Speeding up the process

Friday, 01 October 2010
An overview of recent changes to gift and inheritance tax in Ireland.

Gift and inheritance tax legislation in Ireland is contained in the Capital Acquisitions Tax (CAT) Consolidation Act 2003 as amended (CATCA 2003). Significant amendments have been made to CAT legislation following the passing of the Finance Act 2010 (FA2010) in Ireland on 3 April 2010. These amendments do not change the rates or the manner in which tax is computed, but do make a number of radical changes including the removal of what was an onerous obligation on personal representatives and trustees in respect of secondary liabilities to tax. Other changes have been introduced in relation to the administration of CAT and probate practice, which will assist to streamline certain processes and hopefully speed up the administration of estates in Ireland. These changes will be welcomed although there are also new provisions that affect Irish estates with non-Irish resident beneficiaries, which place different burdens on personal representatives and solicitors acting in administration of estates.

Accountability for CAT and abolition of secondary liability

Abolition of secondary liability

CAT is payable on receipt of a gift or inheritance by the person receiving the gift or inheritance (the donee) and the donee was always primarily accountable for the tax. In addition, prior to the FA2010, certain persons (such as personal representatives, trustees, agents – which included solicitors acting on behalf of personal representatives in the administration of estates – and donors (persons making a gift)) were secondarily liable for the payment of undischarged CAT.

Since the passing of FA2010, the sole person accountable for CAT is the donee or the personal representative of the donee where the donee has died. The abolition of secondary liability is retrospective.1

Estates with non-Irish resident beneficiaries

Although secondary accountability for CAT has been abolished, new provisions apply to estates with one or more non-Irish resident beneficiaries.

In cases where one or more of the beneficiaries are not resident in Ireland, the market value of the benefit taken by any beneficiary in an estate exceeds EUR20,000 and the intended applicant for a grant of representation in the estate is not resident in Ireland, then such applicant must appoint a solicitor who is lawfully practising in Ireland to act in connection with the administration of the estate.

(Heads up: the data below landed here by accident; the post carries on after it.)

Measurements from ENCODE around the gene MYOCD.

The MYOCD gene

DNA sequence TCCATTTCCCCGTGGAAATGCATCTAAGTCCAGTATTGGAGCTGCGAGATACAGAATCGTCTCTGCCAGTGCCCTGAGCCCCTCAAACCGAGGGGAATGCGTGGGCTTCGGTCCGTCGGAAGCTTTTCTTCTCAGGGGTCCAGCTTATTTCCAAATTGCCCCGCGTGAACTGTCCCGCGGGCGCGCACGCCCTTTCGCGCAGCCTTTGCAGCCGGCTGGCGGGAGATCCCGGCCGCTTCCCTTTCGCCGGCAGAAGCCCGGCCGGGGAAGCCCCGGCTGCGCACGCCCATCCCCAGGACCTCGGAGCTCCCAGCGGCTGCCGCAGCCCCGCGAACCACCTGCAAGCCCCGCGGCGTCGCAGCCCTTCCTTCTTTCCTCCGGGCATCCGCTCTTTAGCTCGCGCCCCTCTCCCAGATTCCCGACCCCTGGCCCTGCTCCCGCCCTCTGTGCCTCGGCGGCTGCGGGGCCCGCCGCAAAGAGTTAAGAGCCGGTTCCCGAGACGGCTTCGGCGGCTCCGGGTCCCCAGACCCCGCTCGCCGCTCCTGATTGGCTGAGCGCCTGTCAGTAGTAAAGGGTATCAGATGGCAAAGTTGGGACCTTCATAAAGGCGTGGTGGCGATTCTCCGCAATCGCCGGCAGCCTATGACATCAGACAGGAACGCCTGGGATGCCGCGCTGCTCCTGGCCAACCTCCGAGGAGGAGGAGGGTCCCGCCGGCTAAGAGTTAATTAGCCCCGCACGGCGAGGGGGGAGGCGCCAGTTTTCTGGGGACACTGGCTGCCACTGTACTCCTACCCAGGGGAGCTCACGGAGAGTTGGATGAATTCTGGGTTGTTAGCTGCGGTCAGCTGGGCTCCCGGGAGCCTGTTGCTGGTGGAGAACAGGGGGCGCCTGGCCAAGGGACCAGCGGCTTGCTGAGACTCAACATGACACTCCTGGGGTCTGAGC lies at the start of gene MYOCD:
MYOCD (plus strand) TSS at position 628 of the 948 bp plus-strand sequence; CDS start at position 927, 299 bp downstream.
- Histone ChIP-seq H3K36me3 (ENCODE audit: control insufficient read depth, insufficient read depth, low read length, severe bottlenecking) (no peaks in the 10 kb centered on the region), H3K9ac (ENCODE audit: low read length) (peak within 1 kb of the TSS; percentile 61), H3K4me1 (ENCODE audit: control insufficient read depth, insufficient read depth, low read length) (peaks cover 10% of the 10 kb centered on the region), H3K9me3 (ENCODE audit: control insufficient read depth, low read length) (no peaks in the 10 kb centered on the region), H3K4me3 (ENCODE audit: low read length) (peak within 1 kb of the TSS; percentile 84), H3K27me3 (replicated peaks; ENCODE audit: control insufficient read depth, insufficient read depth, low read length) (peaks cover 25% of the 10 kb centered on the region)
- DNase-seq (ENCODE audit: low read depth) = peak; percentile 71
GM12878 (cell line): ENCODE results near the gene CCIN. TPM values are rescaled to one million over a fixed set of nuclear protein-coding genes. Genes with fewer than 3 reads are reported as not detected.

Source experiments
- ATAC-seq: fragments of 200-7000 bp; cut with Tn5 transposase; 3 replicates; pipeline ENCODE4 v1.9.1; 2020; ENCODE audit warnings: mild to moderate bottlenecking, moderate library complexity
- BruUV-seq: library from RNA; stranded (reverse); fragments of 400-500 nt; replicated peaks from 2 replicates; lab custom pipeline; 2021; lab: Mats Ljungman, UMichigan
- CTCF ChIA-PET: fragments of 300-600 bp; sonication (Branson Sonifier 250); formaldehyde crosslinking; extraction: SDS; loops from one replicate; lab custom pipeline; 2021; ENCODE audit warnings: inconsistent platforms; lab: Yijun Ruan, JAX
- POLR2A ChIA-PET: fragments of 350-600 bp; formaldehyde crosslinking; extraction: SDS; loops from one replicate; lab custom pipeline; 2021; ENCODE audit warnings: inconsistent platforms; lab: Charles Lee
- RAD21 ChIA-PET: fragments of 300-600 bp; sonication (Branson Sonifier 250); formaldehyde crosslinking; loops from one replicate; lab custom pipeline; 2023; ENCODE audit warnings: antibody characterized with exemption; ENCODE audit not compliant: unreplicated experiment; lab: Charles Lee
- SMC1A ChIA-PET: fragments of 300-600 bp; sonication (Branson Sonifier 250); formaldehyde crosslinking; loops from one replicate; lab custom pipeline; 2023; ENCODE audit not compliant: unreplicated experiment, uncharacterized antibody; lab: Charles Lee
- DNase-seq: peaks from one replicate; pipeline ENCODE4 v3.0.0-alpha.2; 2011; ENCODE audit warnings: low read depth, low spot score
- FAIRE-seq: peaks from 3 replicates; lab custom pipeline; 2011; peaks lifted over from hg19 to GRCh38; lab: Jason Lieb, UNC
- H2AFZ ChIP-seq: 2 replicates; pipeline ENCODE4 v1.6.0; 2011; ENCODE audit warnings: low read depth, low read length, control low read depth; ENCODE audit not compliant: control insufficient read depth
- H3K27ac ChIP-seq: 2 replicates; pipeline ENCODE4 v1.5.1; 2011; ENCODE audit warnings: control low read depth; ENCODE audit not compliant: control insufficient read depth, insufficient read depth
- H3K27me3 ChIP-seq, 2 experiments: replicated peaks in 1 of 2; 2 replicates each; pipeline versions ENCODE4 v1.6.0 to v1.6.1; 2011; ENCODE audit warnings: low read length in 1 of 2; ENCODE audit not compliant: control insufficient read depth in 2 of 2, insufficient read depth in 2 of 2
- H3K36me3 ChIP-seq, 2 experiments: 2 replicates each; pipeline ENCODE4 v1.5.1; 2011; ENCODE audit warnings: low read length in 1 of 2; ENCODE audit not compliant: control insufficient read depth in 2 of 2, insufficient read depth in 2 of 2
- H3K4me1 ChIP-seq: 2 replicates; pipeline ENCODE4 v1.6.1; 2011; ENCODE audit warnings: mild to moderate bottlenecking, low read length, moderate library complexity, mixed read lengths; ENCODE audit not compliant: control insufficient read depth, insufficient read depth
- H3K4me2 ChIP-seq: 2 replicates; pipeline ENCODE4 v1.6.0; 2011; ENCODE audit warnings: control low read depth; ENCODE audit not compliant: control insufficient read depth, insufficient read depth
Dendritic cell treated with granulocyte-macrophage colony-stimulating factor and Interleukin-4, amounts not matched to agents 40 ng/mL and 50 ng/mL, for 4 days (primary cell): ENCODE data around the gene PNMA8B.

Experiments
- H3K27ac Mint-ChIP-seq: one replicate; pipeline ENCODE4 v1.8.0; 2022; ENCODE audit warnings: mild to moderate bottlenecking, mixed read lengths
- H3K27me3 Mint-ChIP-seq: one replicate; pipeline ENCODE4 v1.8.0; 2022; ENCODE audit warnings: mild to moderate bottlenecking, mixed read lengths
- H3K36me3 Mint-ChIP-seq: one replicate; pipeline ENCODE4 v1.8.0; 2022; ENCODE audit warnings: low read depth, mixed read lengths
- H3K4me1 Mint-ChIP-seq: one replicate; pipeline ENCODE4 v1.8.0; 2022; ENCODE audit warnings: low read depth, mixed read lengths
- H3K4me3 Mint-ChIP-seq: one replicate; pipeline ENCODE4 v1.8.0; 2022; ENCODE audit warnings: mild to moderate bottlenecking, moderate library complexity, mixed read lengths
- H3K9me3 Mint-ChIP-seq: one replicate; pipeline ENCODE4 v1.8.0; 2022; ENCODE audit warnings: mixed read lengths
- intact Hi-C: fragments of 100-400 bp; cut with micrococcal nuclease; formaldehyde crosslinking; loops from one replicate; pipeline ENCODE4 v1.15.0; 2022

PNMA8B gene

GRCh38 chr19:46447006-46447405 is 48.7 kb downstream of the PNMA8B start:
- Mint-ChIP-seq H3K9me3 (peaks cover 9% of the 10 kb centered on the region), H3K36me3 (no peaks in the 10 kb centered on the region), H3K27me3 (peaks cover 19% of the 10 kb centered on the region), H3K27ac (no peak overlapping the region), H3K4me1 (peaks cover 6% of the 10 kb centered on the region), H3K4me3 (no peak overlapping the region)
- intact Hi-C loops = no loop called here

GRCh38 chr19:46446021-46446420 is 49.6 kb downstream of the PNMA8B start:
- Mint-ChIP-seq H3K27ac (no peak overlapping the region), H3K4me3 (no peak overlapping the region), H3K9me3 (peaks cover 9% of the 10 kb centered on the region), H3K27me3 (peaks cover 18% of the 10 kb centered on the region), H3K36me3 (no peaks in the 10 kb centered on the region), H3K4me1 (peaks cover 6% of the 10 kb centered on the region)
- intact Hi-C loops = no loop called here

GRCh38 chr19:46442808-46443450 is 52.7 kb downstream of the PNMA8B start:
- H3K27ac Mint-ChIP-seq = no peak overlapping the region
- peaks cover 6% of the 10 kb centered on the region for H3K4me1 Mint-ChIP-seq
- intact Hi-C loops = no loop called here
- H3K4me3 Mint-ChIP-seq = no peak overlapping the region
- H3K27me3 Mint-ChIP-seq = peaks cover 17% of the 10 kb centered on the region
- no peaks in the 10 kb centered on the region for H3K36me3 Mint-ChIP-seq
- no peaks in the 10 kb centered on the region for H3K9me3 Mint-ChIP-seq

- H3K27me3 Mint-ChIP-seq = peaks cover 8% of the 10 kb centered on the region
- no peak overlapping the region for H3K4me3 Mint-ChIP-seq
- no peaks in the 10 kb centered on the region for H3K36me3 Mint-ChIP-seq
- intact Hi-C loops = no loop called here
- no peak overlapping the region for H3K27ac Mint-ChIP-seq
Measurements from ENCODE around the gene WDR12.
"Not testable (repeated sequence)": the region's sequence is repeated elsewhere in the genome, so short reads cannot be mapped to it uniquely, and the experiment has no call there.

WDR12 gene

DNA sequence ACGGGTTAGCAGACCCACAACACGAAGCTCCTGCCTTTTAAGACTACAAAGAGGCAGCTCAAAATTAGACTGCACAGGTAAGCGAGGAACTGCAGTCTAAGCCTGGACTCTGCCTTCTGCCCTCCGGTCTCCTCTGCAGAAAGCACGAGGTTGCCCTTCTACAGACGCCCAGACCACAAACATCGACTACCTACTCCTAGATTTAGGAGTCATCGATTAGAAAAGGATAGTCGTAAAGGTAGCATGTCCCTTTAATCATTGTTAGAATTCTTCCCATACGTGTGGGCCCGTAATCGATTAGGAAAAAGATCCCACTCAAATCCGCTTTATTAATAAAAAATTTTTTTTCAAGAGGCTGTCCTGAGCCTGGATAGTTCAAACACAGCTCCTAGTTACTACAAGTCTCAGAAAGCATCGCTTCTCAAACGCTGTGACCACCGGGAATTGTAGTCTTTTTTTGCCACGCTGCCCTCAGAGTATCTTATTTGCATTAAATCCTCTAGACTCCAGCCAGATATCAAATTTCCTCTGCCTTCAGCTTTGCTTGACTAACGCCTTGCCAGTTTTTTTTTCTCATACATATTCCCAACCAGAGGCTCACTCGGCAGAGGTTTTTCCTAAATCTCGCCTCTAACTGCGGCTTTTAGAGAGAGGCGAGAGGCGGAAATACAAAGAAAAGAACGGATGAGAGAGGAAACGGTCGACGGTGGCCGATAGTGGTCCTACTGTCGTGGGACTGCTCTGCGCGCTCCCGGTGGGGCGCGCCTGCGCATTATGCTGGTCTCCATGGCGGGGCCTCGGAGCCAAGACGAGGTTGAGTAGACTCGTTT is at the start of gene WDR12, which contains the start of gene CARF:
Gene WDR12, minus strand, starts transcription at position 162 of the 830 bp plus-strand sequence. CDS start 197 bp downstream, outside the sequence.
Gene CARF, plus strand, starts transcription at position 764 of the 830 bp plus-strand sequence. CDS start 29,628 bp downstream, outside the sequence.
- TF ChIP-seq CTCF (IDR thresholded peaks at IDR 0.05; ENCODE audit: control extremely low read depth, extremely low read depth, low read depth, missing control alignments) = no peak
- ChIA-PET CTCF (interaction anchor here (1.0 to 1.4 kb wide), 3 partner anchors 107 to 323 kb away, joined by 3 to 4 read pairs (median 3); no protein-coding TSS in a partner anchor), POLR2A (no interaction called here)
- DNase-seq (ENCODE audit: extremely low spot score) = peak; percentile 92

In circumstances where one or more of the beneficiaries in an estate are not resident in Ireland a resident personal representative, or solicitor acting in the administration of such an estate, is effectively an agent and is liable to pay any CAT liability arising in respect of those inheritances, but only to the extent that they control the relevant property or would have controlled the relevant property but for their own neglect or default. The revised CAT legislation gives powers to such an accountable person to sell or mortgage property to meet their obligations in respect of payment of CAT.

These provisions are a concern in relation to estates where there are non-Irish resident beneficiaries. The resident personal representative, or the solicitor appointed in the case of a non-Irish resident personal representative, must ensure that all CAT matters are correctly dealt with and the relevant obligations met in respect of CAT for non-Irish resident beneficiaries and should strictly follow the guidelines provided by the Irish Revenue in advance of distribution to non Irish resident beneficiaries.2

Careful consideration needs to be given to any Irish estate that benefits non-Irish resident beneficiaries. For example, it may make sense to appoint an Irish resident personal representative rather than give what could be significant powers to the solicitor acting in the administration and it should be clear that any Irish personal representative appointed fully understands their responsibilities and remains prepared to act on that basis.

There is no longer absolute clearance procedure, which is an important consideration for Irish resident personal representatives, or the solicitor appointed in the case of a non-Irish resident personal representative, in estates where one or more of the beneficiaries are not resident in Ireland.

CAT clearance certificates

Before 3 April 2010 CAT clearance certificates were issued by the Irish Revenue to persons who previously were accountable for the payment of CAT. This clearance procedure is no longer available except in the case where a CAT clearance certificate must be produced to the Property Registration Authority in Ireland upon application for registration of property held by way of adverse possession. This will also be of relevance to resident personal representatives or solicitors appointed in the case of a non Irish resident personal representative as previously clearance for tax was always dealt with but now this level of clearance does not exist.

Abolition of CAT as a charge on property

Previously in cases where CAT was not discharged it remained as a charge on property for a period of 12 years. CAT clearance certificates were required in such cases and were of particular importance in terms of conveyancing transactions. The CAT legislation has been amended to provide for the removal of CAT as a charge on property and therefore, from 3 April 2010 this amendment is retrospective.